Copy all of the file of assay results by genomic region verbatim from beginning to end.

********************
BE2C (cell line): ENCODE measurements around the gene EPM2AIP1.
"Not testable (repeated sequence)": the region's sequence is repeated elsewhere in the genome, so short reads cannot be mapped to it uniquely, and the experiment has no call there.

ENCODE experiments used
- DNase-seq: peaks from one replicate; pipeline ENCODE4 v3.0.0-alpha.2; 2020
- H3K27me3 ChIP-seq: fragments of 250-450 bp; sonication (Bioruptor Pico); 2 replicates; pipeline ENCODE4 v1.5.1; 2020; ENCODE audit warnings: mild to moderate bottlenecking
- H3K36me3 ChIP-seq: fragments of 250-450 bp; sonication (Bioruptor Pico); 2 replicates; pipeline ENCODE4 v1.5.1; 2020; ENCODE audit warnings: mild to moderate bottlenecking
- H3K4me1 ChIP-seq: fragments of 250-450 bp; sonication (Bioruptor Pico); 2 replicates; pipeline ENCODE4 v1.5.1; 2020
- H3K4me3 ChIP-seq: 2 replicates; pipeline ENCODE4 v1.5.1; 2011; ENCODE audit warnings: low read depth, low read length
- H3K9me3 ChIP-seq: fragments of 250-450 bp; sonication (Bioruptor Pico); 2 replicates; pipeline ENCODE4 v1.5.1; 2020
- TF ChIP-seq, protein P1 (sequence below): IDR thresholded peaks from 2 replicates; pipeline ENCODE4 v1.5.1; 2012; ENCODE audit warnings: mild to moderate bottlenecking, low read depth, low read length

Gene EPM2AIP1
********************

BE2C (cell line): ENCODE measurements around the gene EPM2AIP1.
"Not testable (repeated sequence)": the region's sequence is repeated elsewhere in the genome, so short reads cannot be mapped to it uniquely, and the experiment has no call there.

ENCODE experiments used
- DNase-seq: peaks from one replicate; pipeline ENCODE4 v3.0.0-alpha.2; 2020
- H3K27me3 ChIP-seq: fragments of 250-450 bp; sonication (Bioruptor Pico); 2 replicates; pipeline ENCODE4 v1.5.1; 2020; ENCODE audit warnings: mild to moderate bottlenecking
- H3K36me3 ChIP-seq: fragments of 250-450 bp; sonication (Bioruptor Pico); 2 replicates; pipeline ENCODE4 v1.5.1; 2020; ENCODE audit warnings: mild to moderate bottlenecking
- H3K4me1 ChIP-seq: fragments of 250-450 bp; sonication (Bioruptor Pico); 2 replicates; pipeline ENCODE4 v1.5.1; 2020
- H3K4me3 ChIP-seq: 2 replicates; pipeline ENCODE4 v1.5.1; 2011; ENCODE audit warnings: low read depth, low read length
- H3K9me3 ChIP-seq: fragments of 250-450 bp; sonication (Bioruptor Pico); 2 replicates; pipeline ENCODE4 v1.5.1; 2020
- TF ChIP-seq, protein P1 (sequence below): IDR thresholded peaks from 2 replicates; pipeline ENCODE4 v1.5.1; 2012; ENCODE audit warnings: mild to moderate bottlenecking, low read depth, low read length

Gene EPM2AIP1